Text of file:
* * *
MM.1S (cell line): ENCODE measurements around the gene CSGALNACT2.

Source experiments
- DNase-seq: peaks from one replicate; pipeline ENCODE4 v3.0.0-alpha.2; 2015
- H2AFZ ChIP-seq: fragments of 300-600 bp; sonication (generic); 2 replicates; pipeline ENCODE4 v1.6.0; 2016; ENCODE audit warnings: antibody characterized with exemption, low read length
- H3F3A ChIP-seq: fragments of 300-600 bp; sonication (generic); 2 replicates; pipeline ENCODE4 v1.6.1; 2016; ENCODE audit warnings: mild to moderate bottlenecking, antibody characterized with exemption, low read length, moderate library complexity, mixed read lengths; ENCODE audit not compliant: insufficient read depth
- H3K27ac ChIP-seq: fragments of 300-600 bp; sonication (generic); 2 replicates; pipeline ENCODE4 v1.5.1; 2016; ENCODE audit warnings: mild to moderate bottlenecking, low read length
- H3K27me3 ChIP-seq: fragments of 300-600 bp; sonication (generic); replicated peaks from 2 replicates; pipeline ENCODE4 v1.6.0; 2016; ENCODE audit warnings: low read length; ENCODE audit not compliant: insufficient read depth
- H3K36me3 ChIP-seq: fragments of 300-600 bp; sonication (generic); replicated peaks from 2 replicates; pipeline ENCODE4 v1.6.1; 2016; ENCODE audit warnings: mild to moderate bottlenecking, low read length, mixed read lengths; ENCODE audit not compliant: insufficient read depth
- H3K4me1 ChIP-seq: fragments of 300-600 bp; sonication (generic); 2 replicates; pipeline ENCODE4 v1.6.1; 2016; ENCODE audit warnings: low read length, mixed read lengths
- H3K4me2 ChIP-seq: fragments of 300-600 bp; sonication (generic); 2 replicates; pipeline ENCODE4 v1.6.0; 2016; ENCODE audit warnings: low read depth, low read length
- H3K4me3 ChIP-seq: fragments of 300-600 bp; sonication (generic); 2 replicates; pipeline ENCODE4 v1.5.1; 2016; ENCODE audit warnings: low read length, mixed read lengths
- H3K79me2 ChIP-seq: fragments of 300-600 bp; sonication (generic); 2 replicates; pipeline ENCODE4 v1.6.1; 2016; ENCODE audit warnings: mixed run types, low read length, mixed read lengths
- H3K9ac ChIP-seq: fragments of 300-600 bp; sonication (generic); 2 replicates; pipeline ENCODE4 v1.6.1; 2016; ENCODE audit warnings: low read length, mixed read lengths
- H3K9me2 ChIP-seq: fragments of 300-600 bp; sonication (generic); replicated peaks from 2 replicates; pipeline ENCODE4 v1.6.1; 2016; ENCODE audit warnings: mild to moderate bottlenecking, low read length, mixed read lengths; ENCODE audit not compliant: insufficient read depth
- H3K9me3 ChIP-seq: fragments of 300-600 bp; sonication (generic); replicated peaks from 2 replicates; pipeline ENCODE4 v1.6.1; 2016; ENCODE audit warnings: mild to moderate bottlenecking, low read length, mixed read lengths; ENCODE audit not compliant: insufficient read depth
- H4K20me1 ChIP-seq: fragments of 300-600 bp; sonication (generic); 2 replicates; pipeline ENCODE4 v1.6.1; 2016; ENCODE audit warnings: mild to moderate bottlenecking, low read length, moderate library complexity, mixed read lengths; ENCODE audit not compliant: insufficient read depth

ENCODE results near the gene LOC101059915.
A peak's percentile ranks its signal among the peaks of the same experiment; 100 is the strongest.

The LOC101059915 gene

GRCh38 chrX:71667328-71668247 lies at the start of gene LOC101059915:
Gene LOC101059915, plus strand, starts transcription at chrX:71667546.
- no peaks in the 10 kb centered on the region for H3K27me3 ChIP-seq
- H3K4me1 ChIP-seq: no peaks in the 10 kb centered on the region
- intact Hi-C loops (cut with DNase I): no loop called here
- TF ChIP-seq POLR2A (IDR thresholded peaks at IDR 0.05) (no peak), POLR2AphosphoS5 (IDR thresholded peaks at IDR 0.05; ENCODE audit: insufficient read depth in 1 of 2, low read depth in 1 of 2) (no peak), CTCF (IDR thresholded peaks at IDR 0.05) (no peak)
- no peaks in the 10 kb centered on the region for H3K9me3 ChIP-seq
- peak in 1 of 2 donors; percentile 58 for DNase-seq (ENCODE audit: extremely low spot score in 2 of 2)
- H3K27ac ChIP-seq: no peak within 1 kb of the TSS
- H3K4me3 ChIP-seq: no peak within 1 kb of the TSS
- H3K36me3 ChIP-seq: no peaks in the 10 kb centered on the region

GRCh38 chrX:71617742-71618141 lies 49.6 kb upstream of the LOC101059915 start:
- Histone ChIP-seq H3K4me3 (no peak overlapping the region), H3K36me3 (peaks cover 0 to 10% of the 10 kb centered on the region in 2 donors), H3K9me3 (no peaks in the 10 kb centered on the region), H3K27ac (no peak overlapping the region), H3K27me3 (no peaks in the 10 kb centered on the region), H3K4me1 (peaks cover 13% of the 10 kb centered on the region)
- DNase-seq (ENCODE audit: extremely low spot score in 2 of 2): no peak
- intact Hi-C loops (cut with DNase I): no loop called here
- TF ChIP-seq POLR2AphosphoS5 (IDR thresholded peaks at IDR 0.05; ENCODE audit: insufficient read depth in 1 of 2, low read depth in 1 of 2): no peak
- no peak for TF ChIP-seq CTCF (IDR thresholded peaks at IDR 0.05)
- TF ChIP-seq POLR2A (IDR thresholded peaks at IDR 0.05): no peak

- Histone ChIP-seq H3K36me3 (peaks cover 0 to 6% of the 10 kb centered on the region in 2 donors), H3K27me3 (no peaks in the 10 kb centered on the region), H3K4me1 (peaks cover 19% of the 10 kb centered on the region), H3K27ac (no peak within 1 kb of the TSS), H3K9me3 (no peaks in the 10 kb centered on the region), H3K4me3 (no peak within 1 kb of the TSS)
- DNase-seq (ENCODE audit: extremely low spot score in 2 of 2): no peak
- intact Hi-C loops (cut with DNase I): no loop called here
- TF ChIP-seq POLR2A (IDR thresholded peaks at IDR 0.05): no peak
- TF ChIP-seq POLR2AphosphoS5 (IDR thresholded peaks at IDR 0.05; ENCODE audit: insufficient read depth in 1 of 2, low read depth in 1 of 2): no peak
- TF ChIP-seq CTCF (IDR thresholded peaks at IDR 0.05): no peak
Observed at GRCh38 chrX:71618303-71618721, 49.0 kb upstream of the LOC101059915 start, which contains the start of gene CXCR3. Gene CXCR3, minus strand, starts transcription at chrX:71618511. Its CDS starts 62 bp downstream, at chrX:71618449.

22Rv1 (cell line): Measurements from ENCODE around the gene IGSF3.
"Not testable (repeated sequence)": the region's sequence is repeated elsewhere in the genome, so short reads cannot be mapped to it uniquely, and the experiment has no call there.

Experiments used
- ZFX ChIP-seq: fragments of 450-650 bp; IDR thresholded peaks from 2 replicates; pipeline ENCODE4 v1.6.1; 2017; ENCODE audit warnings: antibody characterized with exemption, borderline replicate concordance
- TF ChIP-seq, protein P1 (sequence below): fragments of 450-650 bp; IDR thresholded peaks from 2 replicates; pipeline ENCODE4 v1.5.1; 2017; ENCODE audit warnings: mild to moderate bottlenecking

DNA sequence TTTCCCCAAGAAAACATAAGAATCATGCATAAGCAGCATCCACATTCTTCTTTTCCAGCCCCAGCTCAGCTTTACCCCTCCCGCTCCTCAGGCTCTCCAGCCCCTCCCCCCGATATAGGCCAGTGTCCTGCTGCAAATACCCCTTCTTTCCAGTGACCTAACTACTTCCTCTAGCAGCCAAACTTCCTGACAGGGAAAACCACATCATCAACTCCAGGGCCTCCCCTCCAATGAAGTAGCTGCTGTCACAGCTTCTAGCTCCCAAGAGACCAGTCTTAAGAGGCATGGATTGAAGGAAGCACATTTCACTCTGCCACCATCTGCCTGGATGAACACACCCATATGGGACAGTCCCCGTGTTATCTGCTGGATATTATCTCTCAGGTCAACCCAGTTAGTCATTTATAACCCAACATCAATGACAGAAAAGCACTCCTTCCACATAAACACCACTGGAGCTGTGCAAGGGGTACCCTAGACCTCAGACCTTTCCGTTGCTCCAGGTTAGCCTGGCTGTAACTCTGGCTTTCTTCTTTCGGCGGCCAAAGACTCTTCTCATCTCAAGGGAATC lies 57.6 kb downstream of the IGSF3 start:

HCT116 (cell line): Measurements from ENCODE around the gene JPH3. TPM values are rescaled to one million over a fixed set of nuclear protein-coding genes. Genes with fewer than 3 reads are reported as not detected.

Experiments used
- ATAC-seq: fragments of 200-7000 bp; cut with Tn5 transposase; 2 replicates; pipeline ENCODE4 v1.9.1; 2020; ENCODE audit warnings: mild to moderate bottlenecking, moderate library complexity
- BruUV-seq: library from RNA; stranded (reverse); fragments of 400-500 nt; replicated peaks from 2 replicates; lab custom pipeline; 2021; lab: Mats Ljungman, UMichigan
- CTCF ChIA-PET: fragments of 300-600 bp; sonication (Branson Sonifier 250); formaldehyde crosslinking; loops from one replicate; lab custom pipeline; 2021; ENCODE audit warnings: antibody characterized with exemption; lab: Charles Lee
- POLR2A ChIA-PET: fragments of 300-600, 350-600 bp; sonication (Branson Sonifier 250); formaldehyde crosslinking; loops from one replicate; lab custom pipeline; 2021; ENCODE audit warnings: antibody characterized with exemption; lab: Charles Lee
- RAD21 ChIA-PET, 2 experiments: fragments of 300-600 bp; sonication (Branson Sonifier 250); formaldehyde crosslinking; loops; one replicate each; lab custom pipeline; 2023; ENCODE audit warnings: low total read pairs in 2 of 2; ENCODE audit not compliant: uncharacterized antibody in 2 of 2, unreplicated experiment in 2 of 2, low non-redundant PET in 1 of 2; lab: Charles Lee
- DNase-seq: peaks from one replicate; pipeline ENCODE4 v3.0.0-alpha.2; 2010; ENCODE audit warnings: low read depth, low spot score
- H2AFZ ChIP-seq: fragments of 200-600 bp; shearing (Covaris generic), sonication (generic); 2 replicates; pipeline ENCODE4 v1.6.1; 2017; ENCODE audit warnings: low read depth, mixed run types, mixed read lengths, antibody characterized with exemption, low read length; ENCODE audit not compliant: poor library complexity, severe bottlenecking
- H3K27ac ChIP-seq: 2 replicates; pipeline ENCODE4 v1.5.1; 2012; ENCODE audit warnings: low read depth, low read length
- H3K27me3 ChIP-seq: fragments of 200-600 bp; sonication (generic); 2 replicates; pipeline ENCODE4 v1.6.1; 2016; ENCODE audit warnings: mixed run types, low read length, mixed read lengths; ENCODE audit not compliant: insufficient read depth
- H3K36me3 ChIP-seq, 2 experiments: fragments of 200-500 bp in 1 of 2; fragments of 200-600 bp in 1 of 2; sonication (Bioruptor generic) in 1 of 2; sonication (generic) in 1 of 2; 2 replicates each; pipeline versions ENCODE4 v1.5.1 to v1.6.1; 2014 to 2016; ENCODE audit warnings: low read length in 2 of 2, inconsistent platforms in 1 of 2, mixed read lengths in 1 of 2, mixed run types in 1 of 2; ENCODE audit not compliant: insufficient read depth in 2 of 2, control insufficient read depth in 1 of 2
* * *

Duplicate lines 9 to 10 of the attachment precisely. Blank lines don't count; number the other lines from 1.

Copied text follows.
- H3K4me1 ChIP-seq: fragments of 300-600 bp; sonication (generic); 2 replicates; pipeline ENCODE4 v1.6.1; 2016; ENCODE audit warnings: low read length, mixed read lengths
- H3K4me2 ChIP-seq: fragments of 300-600 bp; sonication (generic); 2 replicates; pipeline ENCODE4 v1.6.0; 2016; ENCODE audit warnings: low read depth, low read length